A similar protest was set up to try to stop Emerald’s expansion. “As of November 2011 we have been blocking the entrance to all operations in VSM 32 Bloc, and do not intend to allow any machinery to enter,” said Alberto Calderon, a member of Intersectorial Association of Gigante & Garzón (AISEG) at a public roundtable that followed the blockade.
The middle-aged farmer lives with his wife, two children and some cows and chickens on a small, self-sufficient farm that produces coffee, avocados, onions, and cacao. His land borders Emerald’s oil well Iskana 1.
That proximity drew Calderon and his family into a struggle, repeated across the globe, between locally-controlled sustainable culture, and the machinery of national progress and corporate profit.
“Nothing they have brought us has helped us,” he said of Emerald. “Our rivers are drying. They foment divisions within the community, and our youth do not want to work the land after they have worked for the company. We are campesinos, and to work the land is what we know, and it is our culture. The oil companies are bringing in cultures and practices that we do not know and we do not want. We the people of Miraflores have become aware of what is going on and we will not let them kick us out of our home,” Calderon said.
In public meetings with Huila’s Governor Cielo Gonzalez in late January, Emerald Energy Legal Issues Representative Juan Manuel Cuellar defended the company’s commitment to affected communities. “Emerald participated in the building of the school in Alto Corozal and the renovations of the cafeterias in the schools of Los Medios, Bajo Corozal, and the Silvania Educational Insitute. The company has also invested nearly $3 million in repairing the region´s roads.”
On February 15, Cuellar held another public meeting in the city of Neiva with Gonzalez. “The environmental license that was granted for the operations in the VSM 32 Bloc is one of the strictest in the country,” Cuellar told the gathering. “The company will respect it with responsibility and vigor, and there will be no exploration activities within Regional Natural Park Páramo of Miraflores Peak boundaries.”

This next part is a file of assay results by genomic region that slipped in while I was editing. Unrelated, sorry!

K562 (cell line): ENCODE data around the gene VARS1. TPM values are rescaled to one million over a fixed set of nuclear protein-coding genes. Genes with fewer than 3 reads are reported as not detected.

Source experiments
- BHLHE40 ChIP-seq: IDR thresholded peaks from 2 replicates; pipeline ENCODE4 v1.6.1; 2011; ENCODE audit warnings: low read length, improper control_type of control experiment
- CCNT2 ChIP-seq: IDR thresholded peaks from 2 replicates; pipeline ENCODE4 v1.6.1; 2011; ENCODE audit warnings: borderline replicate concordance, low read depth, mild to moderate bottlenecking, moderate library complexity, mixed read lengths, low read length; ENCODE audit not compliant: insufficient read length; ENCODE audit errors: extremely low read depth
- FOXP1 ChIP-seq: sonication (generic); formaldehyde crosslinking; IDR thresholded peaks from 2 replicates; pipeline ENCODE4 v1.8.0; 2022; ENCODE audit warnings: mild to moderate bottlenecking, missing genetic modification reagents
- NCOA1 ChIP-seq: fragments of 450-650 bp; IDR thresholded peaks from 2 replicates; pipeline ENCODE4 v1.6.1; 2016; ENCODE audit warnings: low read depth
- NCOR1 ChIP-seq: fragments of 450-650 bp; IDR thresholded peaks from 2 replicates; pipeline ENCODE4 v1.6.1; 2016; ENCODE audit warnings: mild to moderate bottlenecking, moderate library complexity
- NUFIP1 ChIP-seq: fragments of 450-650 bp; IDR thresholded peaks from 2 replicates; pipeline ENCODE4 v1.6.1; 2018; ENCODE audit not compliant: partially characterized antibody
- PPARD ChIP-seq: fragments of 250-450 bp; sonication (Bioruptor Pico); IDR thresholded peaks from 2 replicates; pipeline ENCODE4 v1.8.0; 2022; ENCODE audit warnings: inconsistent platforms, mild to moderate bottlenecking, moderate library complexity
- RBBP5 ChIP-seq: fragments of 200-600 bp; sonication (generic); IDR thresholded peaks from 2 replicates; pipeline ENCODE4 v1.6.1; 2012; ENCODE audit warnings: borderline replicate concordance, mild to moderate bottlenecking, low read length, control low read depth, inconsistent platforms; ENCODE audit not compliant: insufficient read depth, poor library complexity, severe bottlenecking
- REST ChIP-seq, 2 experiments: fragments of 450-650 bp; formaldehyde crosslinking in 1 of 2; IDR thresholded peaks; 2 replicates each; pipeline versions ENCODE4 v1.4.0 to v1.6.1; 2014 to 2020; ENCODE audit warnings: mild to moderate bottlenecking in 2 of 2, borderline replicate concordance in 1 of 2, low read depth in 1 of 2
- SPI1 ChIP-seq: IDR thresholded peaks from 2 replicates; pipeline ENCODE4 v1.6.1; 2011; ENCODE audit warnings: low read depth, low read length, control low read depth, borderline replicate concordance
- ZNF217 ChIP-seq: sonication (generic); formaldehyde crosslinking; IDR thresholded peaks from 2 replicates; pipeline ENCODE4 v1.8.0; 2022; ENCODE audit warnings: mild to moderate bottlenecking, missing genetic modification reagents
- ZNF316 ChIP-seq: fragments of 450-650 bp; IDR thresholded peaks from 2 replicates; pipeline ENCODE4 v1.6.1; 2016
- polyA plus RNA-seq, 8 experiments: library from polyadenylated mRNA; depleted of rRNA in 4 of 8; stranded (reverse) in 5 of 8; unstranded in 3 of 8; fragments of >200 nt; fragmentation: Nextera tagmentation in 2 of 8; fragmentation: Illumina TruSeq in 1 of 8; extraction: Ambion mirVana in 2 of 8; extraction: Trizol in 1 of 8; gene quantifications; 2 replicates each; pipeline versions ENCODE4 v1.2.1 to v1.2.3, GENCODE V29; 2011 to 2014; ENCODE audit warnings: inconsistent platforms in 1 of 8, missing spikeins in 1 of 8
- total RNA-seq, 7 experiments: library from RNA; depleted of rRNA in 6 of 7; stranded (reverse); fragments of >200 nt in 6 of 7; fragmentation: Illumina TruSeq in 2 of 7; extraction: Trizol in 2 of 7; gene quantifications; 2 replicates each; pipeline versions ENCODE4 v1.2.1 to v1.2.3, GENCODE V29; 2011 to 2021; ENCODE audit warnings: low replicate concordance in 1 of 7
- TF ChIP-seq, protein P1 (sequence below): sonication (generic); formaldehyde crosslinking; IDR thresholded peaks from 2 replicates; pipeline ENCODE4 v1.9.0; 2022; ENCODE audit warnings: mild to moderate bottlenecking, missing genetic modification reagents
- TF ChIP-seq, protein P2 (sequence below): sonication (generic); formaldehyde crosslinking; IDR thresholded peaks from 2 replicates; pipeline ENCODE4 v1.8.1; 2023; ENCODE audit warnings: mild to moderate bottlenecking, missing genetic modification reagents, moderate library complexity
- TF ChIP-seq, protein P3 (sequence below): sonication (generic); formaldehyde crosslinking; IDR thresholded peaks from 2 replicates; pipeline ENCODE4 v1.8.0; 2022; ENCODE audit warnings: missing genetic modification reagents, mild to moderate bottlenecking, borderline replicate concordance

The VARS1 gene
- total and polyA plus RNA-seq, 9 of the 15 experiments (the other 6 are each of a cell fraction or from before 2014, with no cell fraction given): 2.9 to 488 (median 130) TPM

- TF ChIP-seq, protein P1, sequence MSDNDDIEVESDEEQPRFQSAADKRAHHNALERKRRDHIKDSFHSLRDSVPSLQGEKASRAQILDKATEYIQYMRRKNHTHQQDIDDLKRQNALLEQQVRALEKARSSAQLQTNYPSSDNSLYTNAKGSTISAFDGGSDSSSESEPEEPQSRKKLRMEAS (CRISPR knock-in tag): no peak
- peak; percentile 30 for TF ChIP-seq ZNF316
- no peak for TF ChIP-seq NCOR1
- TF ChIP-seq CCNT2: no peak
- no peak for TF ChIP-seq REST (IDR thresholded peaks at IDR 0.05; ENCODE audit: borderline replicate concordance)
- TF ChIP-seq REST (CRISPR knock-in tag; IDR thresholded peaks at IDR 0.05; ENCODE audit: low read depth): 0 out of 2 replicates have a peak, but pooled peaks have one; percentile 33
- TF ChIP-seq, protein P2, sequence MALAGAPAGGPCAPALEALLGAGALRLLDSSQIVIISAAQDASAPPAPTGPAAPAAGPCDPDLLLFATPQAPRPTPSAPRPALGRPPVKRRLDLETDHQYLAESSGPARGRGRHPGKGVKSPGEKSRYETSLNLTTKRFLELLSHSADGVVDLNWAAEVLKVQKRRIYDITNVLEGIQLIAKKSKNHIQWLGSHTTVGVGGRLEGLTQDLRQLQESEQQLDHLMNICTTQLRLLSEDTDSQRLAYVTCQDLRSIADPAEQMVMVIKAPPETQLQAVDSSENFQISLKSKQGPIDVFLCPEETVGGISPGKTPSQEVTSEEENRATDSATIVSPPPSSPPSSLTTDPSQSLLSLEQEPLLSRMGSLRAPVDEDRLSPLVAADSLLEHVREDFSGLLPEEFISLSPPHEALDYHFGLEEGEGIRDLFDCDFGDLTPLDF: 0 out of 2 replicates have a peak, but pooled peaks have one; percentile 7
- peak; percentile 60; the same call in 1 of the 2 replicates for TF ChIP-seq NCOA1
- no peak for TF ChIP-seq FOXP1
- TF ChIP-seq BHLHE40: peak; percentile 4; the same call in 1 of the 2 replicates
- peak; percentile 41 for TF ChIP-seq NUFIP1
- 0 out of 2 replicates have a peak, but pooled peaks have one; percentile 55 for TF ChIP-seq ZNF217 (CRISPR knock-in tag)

Cuellar described other ways Emerald was helping the local communities, including road maintenance, repairing buildings, and making other investments that help offset its impact. “Matambo Bloc includes three oil wells in production, three more wells being drilled and daily produces about 2,500 barrels of crude oil of which a 20 percent is paid to the Municipality of Gigante,” he said.
Cuellar did not respond to requests from CorpWatch to explain what measures the company was taking to minimize negative environmental impacts, how far the five oil wells in that bloc were from the national park boundary, and the situation facing the school in Cascajal.
The Struggle for Miraflores
| FARC threatens to force Emerald Energy out of Caqueta |
Just over the Oriental Mountain chain of the Colombian Andes, south of Huila, Emerald Energy operates in the Amazonian oil-rich departments of Putumayo and Caqueta where the company’s 12-well field in the region of San Vicente del Caguan, Caqueta produces about 600 barrels a day.
Security concerns in this region have repeatedly plagued Emerald Energy’s operations. In November 2011 the company temporarily halted activity in Los Pozos, Caqueta. In June the FARC (Revolutionary Armed Forces of Colombia) kidnapped four Chinese contract workers from Los Pozos, and is still holding them for ransom. Two months later in the same region, the FARC attacked and incinerated six Emerald Energy tanker trucks leaving the region with crude oil.
In September a similar attack left one person dead and five trucks destroyed along the same route, prompting the company to suspend operations temporarily. And on March 5, an attack from the FARC's Teofil Foreo Mobile Column caused the company to suspend activities in the San Vicente del Caguan Bloc for four days.
Energy and Mines Minister Mauricio Cardenas and governor of Caqueta, Victor Isidro Ramirez, have offered Colombian Army troops to provide greater protection to Emerald Energy. Nonetheless, on March 14, the two local transportation companies contracted by Emerald to transport the crude oil out of the Caqueta, Rapientrega and Cootransamazonía areas announced an indefinite strike owing to the deaths of the truck drivers. Protests against the violence were scheduled for March 16.